Interview[edit | edit source]

Maiken had some connections with the press, but did not want to appear herself in an interview. Maiken had been the Qual Sec in one of the two local level IV Scientology organisations. She arranged for me to be interviewed by one of the morning newspapers (called, funnily enough to Scientologists who know the upper auditing levels, "BT"). It duly appeared in an inner page article of BT with a large picture of me. (Picture of that needed, anyone care to research BT's files?)

International comm lines[edit | edit source]

The little group that met in my flat contained people with varied and different international Scientology connections. Each week we collected and talked about news from different areas. One thing I remember about those meetings was that Scott Leland seemed to say at every meeting that he expected the church would have collapsed by the next week's meeting. We did however more than collect news - in all we had collected about 40 international addresses. I had a job where, in return for my doing overtime when needed, I was able to make photocopies. When we got a sufficient number of written documents from these 40 terminals across the world, I would photocopy (duplicate) copies of each one and send them off to each of these 40 terminals.

Further FriScientology activities[edit | edit source]

The little group that met in my flat stopped meeting after about a year (I cannot remember the details of that). However other activities were going on.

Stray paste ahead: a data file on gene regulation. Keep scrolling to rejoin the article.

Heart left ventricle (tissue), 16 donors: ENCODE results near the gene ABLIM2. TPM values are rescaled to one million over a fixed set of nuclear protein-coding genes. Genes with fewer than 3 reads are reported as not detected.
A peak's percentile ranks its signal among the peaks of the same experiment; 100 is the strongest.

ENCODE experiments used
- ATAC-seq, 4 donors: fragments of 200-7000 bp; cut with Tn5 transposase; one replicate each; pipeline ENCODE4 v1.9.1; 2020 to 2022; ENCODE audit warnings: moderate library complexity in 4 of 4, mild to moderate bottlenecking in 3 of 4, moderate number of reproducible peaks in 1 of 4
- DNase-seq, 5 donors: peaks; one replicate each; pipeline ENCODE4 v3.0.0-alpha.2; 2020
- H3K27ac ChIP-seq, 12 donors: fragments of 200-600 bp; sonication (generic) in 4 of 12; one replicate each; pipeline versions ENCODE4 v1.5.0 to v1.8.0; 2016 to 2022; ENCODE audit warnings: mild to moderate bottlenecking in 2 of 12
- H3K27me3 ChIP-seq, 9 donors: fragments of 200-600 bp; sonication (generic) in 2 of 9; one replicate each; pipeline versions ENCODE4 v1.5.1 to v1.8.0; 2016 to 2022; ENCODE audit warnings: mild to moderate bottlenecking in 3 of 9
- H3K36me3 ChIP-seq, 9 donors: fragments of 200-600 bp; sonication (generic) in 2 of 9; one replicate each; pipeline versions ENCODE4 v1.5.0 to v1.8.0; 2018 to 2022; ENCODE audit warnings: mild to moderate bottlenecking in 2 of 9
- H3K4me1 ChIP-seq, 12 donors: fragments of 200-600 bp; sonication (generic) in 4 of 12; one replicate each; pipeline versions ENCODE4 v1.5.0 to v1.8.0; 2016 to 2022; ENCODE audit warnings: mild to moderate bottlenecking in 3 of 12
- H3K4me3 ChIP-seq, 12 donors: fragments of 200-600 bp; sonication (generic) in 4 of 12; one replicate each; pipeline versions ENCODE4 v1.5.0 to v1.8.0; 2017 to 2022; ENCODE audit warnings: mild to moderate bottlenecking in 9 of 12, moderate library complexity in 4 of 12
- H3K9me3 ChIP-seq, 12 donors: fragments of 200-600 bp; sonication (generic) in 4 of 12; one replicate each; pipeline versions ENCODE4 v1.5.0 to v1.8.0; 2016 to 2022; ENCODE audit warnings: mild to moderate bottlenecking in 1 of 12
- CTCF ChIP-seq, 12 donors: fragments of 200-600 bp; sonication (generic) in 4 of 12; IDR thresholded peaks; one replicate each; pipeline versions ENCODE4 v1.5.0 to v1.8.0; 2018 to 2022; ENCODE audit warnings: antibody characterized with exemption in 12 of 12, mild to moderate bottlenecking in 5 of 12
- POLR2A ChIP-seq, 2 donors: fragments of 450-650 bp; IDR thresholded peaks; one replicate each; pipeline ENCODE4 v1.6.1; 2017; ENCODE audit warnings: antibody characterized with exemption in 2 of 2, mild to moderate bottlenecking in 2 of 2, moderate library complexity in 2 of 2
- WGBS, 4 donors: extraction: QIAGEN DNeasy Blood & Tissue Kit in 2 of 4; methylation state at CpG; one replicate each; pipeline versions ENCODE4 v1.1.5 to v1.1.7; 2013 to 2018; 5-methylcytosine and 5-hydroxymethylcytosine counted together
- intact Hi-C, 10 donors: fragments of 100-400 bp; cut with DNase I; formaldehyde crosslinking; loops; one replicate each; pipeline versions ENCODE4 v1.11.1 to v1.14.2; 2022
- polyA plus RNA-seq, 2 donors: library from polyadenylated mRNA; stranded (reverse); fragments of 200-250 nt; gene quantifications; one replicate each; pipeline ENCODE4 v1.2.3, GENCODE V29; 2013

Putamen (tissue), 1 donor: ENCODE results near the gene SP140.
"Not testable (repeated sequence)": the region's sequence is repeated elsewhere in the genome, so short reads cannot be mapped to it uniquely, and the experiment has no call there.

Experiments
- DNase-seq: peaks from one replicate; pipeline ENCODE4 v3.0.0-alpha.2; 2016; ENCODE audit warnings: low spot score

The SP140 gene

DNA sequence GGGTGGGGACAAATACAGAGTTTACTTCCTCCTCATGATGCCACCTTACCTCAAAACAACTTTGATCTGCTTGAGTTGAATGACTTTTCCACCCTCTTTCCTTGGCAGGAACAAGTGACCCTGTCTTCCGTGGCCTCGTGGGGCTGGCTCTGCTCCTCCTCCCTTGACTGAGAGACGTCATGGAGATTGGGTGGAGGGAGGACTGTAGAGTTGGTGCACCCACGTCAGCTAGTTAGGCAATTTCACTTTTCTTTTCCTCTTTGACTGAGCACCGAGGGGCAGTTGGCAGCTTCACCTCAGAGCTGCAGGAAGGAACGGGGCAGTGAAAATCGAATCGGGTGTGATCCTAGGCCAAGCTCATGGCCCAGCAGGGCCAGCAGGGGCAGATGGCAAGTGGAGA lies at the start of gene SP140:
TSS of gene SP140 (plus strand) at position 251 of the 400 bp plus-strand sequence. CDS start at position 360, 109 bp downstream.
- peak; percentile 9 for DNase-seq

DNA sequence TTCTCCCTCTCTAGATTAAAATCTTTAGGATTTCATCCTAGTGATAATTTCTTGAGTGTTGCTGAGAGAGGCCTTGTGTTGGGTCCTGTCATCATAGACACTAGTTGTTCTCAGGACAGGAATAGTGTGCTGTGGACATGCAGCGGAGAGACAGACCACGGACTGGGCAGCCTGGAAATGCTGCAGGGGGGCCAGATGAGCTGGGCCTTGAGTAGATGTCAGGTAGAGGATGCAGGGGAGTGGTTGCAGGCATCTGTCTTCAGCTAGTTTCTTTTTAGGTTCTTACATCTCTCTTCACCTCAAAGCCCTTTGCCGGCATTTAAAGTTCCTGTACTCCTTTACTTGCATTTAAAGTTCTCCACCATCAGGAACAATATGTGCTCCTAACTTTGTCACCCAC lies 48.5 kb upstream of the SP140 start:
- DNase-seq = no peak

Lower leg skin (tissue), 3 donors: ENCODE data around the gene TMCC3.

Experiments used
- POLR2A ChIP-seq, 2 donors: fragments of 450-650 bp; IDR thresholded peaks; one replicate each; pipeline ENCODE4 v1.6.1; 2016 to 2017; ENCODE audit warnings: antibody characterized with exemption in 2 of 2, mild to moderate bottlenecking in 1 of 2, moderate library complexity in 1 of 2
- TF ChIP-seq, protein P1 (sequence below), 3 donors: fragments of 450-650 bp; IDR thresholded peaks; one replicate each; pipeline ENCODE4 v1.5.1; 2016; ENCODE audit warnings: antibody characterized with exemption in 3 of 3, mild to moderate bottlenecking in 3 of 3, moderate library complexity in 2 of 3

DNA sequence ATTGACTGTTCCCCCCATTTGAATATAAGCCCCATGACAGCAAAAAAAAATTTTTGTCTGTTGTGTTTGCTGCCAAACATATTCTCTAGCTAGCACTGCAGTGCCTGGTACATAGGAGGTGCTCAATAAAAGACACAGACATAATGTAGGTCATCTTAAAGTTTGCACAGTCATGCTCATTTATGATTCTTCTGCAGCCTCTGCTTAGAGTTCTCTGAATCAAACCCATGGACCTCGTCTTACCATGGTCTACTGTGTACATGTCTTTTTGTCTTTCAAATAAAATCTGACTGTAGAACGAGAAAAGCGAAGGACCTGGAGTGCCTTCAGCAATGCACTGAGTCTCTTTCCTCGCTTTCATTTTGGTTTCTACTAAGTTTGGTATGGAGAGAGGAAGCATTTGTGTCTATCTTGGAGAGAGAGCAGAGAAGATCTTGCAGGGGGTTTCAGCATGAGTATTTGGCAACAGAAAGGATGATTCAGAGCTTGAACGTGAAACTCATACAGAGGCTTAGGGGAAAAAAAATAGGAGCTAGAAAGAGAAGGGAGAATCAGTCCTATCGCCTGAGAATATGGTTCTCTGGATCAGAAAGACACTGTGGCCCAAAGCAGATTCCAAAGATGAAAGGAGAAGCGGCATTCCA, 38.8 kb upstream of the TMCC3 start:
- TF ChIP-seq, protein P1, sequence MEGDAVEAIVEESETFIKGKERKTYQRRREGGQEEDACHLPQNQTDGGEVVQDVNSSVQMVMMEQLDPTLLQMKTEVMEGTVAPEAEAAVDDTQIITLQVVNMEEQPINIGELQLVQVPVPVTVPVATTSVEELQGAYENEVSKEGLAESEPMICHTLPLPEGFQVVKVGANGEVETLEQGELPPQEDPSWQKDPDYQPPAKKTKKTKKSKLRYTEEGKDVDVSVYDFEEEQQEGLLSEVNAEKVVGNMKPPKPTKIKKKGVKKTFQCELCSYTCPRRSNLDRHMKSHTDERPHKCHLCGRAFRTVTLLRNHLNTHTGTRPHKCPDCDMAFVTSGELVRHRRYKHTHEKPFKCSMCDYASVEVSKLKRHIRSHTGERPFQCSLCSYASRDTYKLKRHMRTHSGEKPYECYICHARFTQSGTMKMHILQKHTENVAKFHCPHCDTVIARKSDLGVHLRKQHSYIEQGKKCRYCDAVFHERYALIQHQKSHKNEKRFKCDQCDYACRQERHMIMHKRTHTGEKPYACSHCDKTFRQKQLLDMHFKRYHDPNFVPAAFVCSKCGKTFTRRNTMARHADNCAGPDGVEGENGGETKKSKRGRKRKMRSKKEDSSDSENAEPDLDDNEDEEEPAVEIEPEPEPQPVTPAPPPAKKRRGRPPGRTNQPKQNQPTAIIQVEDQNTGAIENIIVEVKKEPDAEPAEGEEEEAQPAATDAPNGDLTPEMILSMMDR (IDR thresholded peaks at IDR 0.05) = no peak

There were a number of English-speaking FriScientology magazines. Probably the first one in Europe was called Reconnection. It came from England and was edited in the beginning by Jon Atak and I believe you can find it on the Internet[2]. There was an English-speaking one which originated in the German speaking area called Comm Line. In the USA Mark Jones started a magazine which he called "Free Spirit"[3].

It seemed there was demand for a magazine in Danish. There was a lot of talk about it but nothing got done for a while until Søren Werk took the bull by the horns and organised something. He worked for a computer firm, was able to get the use of the firm's premises and equipment in the evenings and organised volunteers typing mailing lists and articles. Thus he started the Danish magazine which began with the title Synspunkter, meaning Viewpoints. A local man, Ivan Tønder, who ran a small printing works, initially printed the magazine for free (later we paid half price). Later it became called Uafhænge Synspunkter, meaning Independent Viewpoints. The change was because we wanted to send it through a cheaper post office service which already had a magazine Synspunkter run by a firm of opticians (optometrists).

There was a move to get Ron's eldest son, Nibs Hubbard, to come over and give a course, apparently on exteriorisation. It was later learned that he intended to use drugs on the course so it got a bit frowned upon but then he became ill and died so it did not happen.

Another famous person who did come was Bent Corydon, [[1]] who actually was born in Denmark. Bent came and gave a talk at Ole Gerstrøm's place (of which a cassette tape was made). This was announced widely and there were people who did not want to go to it because it had been announced widely and they did not want Scientology organisations to know that they were interested in it. So I invited Bent to give the lecture again in my flat. It is a small flat with a door between the lounge and the bedroom. We had to leave this door open because they were so many people that we could not jam them all in the living room.